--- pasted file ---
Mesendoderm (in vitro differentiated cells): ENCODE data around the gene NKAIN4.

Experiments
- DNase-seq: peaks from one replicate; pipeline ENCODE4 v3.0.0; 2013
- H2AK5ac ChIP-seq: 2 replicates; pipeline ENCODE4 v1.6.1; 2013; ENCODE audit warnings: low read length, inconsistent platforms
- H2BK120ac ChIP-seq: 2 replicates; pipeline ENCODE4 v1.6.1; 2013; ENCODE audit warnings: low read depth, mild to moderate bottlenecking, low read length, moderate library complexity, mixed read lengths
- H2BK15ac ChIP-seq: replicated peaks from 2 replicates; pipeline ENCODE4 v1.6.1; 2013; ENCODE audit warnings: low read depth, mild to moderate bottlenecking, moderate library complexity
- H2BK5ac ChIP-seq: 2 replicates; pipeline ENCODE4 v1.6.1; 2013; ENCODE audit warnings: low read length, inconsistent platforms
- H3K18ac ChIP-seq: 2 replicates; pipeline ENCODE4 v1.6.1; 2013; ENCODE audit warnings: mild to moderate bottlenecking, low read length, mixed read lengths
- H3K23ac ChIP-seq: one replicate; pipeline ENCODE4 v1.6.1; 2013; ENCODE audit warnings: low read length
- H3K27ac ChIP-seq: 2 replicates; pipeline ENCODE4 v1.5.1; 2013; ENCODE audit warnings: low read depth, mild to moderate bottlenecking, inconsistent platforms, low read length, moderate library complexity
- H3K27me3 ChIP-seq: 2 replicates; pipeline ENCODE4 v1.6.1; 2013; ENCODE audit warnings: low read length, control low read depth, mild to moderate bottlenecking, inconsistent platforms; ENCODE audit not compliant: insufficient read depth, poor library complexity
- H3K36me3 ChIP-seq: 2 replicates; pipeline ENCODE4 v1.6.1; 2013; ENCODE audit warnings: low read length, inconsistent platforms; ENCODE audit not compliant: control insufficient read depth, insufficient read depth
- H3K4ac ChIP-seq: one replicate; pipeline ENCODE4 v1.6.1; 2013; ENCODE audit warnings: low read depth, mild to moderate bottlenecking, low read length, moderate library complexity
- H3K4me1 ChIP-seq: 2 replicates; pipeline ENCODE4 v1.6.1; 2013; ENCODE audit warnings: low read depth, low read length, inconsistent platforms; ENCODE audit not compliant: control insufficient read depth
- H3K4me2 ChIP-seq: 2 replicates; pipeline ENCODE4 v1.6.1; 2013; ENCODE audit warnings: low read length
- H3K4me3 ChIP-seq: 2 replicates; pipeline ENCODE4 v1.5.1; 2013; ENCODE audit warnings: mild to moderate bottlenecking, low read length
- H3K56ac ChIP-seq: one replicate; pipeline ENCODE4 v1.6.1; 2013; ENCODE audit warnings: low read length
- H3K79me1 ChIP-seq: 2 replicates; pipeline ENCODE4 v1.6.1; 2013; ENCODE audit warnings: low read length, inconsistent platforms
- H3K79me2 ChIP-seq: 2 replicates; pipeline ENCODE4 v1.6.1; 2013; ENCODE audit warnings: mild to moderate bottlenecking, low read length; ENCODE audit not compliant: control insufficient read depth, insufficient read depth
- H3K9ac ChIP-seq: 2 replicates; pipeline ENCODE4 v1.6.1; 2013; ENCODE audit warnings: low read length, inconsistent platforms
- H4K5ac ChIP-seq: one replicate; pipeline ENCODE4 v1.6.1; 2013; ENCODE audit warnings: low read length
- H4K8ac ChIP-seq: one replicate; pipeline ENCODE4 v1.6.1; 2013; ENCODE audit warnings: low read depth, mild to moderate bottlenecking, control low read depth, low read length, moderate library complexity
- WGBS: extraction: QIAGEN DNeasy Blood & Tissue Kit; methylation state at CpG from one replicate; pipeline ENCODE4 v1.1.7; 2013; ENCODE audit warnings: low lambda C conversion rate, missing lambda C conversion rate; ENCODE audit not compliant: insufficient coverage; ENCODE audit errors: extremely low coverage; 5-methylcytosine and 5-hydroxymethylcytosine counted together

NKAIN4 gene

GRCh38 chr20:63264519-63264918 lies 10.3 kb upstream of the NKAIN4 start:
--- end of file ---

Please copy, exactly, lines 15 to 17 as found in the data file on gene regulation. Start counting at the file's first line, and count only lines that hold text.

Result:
- H3K4me2 ChIP-seq: 2 replicates; pipeline ENCODE4 v1.6.1; 2013; ENCODE audit warnings: low read length
- H3K4me3 ChIP-seq: 2 replicates; pipeline ENCODE4 v1.5.1; 2013; ENCODE audit warnings: mild to moderate bottlenecking, low read length
- H3K56ac ChIP-seq: one replicate; pipeline ENCODE4 v1.6.1; 2013; ENCODE audit warnings: low read length